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Posted Tuesday, July 20, 2010 9:25 AM
Grasshopper

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Q1. Is it possible to use any other table apart from Inserted in the Output clause in an insert into a table.

I have a master table with Identity key as primary key and want to use this identity key to insert into another table with additional columns form another table in a bulk insert t-sql

Post #955691
Posted Tuesday, July 20, 2010 4:07 PM
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I'm something of a newby to the forums, but here's a suggestion:

I haven't seen a way to join the inserted table in an OUTPUT clause (maybe I'm just missing it), but what if you OUTPUTted your INSERT results to a temp table or table variable and then executed a second insert statement that selects results from the temp table/table variable joined to your additional table?
Post #955978
Posted Tuesday, July 20, 2010 11:57 PM


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You can use Output clause for that task.
Actually it is one of the features I love in t-sql
Please check for examples at T-SQL OUTPUT Clause Sample and T-SQL OUTPUT Clause in order to INSERT Data in Two Tables in One Command

Please also check the below code

/*
CREATE TABLE IDTable1 (
Id int identity(1,1),
username varchar(10)
)
GO
CREATE TABLE IDLogTable (
IDLogTable_Id int identity(1,1),
IDTable1_Id int
)
*/
insert into IDTable1
output inserted.id into IDLogTable(IDTable1_Id)
values ('eralper')

I hope that helps,


Eralper
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Post #956111
Posted Wednesday, July 21, 2010 12:42 AM


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mpradeesh,

It would help if you could provide some sample data to illustrate exactly what you want to happen.
There are a number of alternatives.

Be aware though that using the OUTPUT clause to directly insert rows to a permanent table has a few restrictions. Specifically, the destination table cannot:

  • Have any enabled triggers

  • Have any CHECK constaints or enabled rules

  • Participate in a FOREIGN KEY relationship (parent or child)


  • Those restrictions often make it impossible to use the OUTPUT clause in this way. If the number of rows is small, consider using a table variable as an intermediate step. Even if those restrictions do not apply, you should know that your code will break if, for example, someone adds a trigger to the table at any point in the future.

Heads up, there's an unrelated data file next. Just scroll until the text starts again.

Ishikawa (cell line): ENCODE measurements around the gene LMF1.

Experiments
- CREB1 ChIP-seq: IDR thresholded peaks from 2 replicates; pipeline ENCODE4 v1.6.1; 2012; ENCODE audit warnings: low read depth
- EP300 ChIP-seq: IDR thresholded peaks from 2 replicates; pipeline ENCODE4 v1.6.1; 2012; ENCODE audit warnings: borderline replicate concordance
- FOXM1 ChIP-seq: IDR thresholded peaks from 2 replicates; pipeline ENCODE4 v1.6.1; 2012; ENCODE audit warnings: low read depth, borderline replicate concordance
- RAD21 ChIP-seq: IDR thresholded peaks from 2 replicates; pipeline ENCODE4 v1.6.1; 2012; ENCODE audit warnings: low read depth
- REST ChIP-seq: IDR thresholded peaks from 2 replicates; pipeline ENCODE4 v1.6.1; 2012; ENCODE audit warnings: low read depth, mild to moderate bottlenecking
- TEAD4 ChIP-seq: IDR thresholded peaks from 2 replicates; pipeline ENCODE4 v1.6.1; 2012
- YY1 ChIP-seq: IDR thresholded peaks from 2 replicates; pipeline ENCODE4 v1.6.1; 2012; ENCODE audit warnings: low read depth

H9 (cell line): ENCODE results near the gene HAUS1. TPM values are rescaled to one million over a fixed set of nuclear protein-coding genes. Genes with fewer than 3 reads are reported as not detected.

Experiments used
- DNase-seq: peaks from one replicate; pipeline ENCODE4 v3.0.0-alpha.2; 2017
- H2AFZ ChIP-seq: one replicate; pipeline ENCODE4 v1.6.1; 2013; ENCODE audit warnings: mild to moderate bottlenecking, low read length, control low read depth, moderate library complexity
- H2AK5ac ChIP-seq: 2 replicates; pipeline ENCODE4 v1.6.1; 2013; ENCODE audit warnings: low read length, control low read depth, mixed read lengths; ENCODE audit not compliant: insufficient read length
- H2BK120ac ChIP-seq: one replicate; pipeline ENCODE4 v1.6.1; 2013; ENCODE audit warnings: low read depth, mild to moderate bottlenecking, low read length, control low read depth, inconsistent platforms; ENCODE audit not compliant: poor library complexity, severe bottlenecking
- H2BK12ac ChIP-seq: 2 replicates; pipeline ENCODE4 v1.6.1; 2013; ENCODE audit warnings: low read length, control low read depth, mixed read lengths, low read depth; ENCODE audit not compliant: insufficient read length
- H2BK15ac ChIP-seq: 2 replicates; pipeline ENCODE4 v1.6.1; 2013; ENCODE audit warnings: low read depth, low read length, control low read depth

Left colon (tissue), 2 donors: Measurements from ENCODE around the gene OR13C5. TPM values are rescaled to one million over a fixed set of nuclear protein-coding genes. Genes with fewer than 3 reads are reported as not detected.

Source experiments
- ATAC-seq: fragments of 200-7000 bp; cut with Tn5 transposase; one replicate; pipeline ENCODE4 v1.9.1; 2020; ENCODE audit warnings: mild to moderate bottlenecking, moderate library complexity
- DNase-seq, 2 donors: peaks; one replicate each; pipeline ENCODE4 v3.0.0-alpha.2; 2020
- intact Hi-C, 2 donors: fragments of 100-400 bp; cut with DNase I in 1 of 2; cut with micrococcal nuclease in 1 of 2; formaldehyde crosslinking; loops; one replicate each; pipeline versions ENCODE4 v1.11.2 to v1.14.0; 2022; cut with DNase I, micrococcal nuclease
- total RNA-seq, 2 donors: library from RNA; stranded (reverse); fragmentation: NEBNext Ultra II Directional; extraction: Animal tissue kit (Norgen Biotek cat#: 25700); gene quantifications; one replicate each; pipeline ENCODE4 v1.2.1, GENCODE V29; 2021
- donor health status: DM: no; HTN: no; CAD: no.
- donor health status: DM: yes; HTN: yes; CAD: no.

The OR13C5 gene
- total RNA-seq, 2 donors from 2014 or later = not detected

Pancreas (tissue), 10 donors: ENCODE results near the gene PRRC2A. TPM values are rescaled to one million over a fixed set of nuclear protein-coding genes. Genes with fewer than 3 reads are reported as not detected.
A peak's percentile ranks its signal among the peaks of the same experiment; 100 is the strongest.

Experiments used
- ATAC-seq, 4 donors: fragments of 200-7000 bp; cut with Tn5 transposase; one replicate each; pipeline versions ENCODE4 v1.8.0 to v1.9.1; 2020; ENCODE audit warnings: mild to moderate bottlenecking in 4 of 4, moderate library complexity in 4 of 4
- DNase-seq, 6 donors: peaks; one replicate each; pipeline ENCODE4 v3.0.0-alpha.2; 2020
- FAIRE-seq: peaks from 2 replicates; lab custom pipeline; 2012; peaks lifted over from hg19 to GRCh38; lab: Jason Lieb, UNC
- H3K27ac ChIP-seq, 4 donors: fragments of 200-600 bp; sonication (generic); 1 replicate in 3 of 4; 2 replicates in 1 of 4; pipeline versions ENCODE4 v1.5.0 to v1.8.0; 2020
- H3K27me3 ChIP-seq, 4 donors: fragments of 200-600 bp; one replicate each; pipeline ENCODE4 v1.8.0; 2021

The sample data would help us to give you an accurate solution.

    Paul




    Paul White
    SQL Server MVP
    SQLblog.com
    @SQL_Kiwi
    Post #956128
    Posted Wednesday, July 21, 2010 2:02 PM
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    While the OUTPUT clause does have limitations is it perfect for this type of action. You cannot directly insert into a table with keys as suggested, but you can insert the data into an intermediate local temp table. You can then use this table to drive your joins and insert into the detail table.

    USE [tempdb]
    GO

    CREATE TABLE [Master](id INT IDENTITY PRIMARY KEY CLUSTERED,col CHAR(1))
    CREATE TABLE [Detail](Id INT IDENTITY, MID INT REFERENCES [Master](Id), Col_Descr VARCHAR(50));
    CREATE TABLE [SomeOtherTable](Col CHAR(1), Descr VARCHAR(50))
    INSERT INTO dbo.[SomeOtherTable] VALUES ('a','This is a better description')
    GO

    IF OBJECT_ID('tempdb.dbo.#M') IS NOT NULL
    BEGIN
    DROP TABLE #M;
    END;

    CREATE TABLE #M(ID INT PRIMARY KEY CLUSTERED,Col CHAR(1));

    INSERT INTO dbo.[Master] OUTPUT INSERTED.Id, INSERTED.Col INTO #M
    SELECT 'a'

    INSERT INTO dbo.Detail (MID,Col_Descr)
    SELECT M.ID, sot.Descr
    FROM #M m
    INNER JOIN dbo.[SomeOtherTable] sot ON m.[Col] = sot.Col

    SELECT * FROM dbo.[Master]
    SELECT * FROM dbo.[Detail]
    /*
    id col
    ----------- ----
    1 a

    Id MID Col_Descr
    ----------- ----------- --------------------------------------------------
    1 1 This is a better description
    */
    GO

    --cleanup
    DROP TABLE dbo.Detail
    DROP TABLE dbo.[Master]
    DROP TABLE dbo.[SomeOtherTable]





    My blog: http://jahaines.blogspot.com
    Post #956731
    Posted Thursday, July 22, 2010 2:18 AM


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    If the restrictions I mentioned don't apply, the following extension of Adam's code illustrates a single-step alternative:

    Setup:
    USE tempdb;
    GO

    CREATE TABLE dbo.MasterRecord
    (
    master_id INTEGER IDENTITY PRIMARY KEY,
    col CHAR(1) NOT NULL,
    );

    CREATE TABLE dbo.DetailRecord
    (
    detail_id INTEGER IDENTITY NOT NULL,
    master_id INTEGER NOT NULL,
    col_desc VARCHAR(50) NOT NULL,
    );

    CREATE TABLE dbo.SomeOtherTable
    (
    col CHAR(1) NOT NULL,
    data VARCHAR(50) NOT NULL,
    );

    INSERT dbo.SomeOtherTable
    (col, data)
    VALUES ('a','This is a better description');

    Single step solution:
    INSERT  dbo.DetailRecord
    (master_id, col_desc)
    SELECT INS.master_id, INS.data
    FROM (
    MERGE dbo.MasterRecord MR
    USING (
    SELECT SOT.col, SOT.data
    FROM (VALUES ('a')) New (data)
    JOIN dbo.SomeOtherTable SOT
    ON SOT.col = New.data
    ) MS
    ON (MS.col = MR.col)
    WHEN NOT MATCHED BY TARGET
    THEN INSERT (col) VALUES (MS.col)
    OUTPUT INSERTED.master_id, INSERTED.col, MS.data
    ) INS;

    Results and cleanup:
    SELECT * FROM dbo.MasterRecord
    SELECT * FROM dbo.DetailRecord

    -- Cleanup
    DROP TABLE dbo.DetailRecord;
    DROP TABLE dbo.MasterRecord;
    DROP TABLE dbo.SomeOtherTable;





    Paul White
    SQL Server MVP
    SQLblog.com
    @SQL_Kiwi
    Post #956989
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